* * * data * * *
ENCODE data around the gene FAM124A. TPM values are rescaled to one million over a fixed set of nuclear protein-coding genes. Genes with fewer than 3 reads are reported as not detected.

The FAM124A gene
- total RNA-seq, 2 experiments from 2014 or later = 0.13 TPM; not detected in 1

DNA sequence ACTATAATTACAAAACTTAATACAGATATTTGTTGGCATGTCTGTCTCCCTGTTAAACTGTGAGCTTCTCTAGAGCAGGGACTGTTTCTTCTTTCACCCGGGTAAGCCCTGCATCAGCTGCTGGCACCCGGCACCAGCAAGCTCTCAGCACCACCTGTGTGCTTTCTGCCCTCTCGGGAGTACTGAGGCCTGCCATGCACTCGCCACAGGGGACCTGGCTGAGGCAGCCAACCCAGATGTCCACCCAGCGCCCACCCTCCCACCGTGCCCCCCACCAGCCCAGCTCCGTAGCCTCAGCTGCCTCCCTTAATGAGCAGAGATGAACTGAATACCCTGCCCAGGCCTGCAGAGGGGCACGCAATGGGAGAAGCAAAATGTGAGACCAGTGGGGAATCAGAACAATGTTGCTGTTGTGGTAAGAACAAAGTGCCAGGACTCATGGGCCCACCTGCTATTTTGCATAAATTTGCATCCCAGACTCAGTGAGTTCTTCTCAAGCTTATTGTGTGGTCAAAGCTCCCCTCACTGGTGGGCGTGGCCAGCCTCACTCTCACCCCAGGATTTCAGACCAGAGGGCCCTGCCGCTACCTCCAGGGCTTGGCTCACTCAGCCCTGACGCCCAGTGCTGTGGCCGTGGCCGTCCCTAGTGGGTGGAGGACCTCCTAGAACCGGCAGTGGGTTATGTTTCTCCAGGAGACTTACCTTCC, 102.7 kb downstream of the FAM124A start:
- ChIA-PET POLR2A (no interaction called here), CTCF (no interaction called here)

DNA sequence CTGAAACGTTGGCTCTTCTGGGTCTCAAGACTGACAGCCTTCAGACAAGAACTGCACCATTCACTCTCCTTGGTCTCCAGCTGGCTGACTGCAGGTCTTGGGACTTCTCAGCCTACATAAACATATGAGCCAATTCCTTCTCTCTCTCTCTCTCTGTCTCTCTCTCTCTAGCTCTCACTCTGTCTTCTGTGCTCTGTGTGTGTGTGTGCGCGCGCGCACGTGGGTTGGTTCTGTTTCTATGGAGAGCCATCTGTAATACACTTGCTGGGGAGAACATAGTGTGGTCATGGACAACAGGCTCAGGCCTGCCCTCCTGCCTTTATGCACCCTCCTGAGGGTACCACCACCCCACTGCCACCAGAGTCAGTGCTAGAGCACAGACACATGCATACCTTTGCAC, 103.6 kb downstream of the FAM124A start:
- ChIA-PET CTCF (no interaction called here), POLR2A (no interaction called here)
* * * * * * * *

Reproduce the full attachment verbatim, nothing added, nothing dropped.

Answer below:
ENCODE data around the gene FAM124A. TPM values are rescaled to one million over a fixed set of nuclear protein-coding genes. Genes with fewer than 3 reads are reported as not detected.

The FAM124A gene
- total RNA-seq, 2 experiments from 2014 or later = 0.13 TPM; not detected in 1

DNA sequence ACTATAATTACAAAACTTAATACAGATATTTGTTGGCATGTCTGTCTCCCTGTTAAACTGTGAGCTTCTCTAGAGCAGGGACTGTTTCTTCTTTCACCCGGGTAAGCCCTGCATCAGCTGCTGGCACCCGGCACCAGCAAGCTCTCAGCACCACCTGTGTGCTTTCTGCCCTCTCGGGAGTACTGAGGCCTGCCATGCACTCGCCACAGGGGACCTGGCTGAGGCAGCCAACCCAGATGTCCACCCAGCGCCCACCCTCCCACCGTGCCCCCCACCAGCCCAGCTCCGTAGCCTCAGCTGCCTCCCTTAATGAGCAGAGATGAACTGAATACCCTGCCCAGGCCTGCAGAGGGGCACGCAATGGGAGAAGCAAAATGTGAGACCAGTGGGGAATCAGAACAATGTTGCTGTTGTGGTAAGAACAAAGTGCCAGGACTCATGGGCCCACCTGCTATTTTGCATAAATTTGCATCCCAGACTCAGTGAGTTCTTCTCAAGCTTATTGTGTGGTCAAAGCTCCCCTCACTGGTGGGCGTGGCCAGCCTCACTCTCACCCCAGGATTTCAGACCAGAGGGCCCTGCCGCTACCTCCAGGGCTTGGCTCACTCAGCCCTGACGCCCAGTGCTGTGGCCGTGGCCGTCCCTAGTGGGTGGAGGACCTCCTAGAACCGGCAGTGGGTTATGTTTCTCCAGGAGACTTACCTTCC, 102.7 kb downstream of the FAM124A start:
- ChIA-PET POLR2A (no interaction called here), CTCF (no interaction called here)

DNA sequence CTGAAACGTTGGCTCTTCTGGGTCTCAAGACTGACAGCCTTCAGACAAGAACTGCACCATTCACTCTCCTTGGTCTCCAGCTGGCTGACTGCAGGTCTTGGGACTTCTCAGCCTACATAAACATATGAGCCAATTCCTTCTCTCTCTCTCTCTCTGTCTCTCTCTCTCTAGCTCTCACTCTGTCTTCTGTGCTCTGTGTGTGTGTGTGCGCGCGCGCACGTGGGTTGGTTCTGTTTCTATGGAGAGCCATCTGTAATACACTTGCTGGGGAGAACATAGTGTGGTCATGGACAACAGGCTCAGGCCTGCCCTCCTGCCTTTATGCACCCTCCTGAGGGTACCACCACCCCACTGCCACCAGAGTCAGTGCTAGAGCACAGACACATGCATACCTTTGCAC, 103.6 kb downstream of the FAM124A start:
- ChIA-PET CTCF (no interaction called here), POLR2A (no interaction called here)